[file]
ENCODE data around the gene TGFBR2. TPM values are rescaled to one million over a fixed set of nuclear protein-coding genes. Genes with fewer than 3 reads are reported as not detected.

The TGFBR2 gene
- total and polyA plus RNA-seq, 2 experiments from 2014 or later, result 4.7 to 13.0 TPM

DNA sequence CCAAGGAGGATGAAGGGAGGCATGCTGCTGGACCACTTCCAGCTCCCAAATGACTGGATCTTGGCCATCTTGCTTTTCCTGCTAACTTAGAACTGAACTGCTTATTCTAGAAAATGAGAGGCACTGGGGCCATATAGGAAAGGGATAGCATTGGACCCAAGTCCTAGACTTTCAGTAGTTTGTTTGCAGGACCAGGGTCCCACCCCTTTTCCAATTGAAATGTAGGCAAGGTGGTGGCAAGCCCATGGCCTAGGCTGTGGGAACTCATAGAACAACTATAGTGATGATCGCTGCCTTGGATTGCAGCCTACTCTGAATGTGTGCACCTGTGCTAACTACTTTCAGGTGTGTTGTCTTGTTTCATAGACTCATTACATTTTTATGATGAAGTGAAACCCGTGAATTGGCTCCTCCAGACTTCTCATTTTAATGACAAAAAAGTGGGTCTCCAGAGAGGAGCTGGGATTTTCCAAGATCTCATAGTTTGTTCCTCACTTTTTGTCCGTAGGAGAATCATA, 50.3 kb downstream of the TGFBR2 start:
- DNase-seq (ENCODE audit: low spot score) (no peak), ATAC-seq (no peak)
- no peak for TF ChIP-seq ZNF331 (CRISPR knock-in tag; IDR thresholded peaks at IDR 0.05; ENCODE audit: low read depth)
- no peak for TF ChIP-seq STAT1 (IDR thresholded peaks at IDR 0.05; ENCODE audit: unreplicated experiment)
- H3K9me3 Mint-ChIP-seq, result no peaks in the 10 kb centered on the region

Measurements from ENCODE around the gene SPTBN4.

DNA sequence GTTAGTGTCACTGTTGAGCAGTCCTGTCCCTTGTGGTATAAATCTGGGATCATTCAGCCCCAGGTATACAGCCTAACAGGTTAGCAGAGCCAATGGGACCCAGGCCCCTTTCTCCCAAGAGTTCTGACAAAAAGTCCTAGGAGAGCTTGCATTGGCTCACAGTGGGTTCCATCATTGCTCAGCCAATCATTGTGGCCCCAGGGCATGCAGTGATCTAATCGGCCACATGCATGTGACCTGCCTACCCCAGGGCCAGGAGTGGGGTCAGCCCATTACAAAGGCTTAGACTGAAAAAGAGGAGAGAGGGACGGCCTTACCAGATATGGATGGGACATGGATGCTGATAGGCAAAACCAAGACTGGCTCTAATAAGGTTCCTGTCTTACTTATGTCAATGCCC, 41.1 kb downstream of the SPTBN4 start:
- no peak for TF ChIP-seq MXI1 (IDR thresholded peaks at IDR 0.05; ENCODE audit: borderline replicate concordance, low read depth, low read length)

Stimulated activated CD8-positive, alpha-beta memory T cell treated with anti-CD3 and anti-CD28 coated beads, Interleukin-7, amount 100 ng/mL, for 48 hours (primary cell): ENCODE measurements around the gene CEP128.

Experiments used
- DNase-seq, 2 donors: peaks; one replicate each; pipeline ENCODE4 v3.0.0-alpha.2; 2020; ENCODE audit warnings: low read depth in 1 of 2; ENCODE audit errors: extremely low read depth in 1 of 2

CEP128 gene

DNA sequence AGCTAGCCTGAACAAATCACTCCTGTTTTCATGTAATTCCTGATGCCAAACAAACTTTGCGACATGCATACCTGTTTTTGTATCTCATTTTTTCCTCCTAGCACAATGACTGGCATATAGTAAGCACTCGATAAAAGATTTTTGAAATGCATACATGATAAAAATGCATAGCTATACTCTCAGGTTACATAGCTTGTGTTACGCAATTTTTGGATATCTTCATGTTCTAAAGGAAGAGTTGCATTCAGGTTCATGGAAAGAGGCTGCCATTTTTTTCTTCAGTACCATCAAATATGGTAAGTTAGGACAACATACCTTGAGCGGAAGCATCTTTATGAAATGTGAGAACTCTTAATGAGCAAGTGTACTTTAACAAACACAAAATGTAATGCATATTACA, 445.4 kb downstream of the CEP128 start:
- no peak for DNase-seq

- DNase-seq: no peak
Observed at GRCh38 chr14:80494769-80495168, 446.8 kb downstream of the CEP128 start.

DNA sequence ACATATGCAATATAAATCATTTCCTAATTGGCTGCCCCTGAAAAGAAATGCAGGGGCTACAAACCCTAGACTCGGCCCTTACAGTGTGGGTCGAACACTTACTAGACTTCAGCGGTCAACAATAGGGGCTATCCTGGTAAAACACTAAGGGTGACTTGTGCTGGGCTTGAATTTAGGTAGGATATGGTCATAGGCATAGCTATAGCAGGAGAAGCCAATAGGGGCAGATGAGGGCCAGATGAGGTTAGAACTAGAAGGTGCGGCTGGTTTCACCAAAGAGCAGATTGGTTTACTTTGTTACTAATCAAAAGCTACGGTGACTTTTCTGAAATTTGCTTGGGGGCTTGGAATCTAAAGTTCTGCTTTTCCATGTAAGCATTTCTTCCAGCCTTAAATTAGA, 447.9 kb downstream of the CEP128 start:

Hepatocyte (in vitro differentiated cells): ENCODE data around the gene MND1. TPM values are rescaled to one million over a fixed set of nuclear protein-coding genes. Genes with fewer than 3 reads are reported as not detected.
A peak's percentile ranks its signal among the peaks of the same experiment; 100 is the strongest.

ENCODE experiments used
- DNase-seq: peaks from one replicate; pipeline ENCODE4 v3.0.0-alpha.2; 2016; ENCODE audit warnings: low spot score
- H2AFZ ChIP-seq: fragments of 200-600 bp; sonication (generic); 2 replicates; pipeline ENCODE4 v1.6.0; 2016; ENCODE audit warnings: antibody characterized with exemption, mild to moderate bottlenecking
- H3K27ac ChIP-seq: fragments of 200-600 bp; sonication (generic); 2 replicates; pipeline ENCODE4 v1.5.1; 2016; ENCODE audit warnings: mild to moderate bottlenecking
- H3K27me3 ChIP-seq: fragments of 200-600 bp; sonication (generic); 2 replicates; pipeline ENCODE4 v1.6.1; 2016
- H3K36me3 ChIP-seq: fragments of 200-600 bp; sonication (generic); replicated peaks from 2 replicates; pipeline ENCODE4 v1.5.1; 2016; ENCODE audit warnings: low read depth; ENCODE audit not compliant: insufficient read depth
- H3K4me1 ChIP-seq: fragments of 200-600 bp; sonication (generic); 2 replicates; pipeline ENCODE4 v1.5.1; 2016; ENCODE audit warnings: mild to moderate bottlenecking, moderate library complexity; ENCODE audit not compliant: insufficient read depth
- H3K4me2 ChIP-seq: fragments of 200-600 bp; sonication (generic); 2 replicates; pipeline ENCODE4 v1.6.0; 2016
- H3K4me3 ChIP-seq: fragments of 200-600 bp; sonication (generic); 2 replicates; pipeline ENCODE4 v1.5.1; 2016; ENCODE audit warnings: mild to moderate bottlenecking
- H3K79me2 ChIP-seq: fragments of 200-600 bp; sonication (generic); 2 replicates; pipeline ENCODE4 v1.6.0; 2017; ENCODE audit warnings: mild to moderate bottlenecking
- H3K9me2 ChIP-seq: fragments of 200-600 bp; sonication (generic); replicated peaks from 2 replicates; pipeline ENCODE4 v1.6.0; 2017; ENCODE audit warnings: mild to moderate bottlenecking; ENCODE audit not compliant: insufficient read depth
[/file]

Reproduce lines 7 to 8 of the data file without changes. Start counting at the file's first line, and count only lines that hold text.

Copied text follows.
- no peak for TF ChIP-seq STAT1 (IDR thresholded peaks at IDR 0.05; ENCODE audit: unreplicated experiment)
- H3K9me3 Mint-ChIP-seq, result no peaks in the 10 kb centered on the region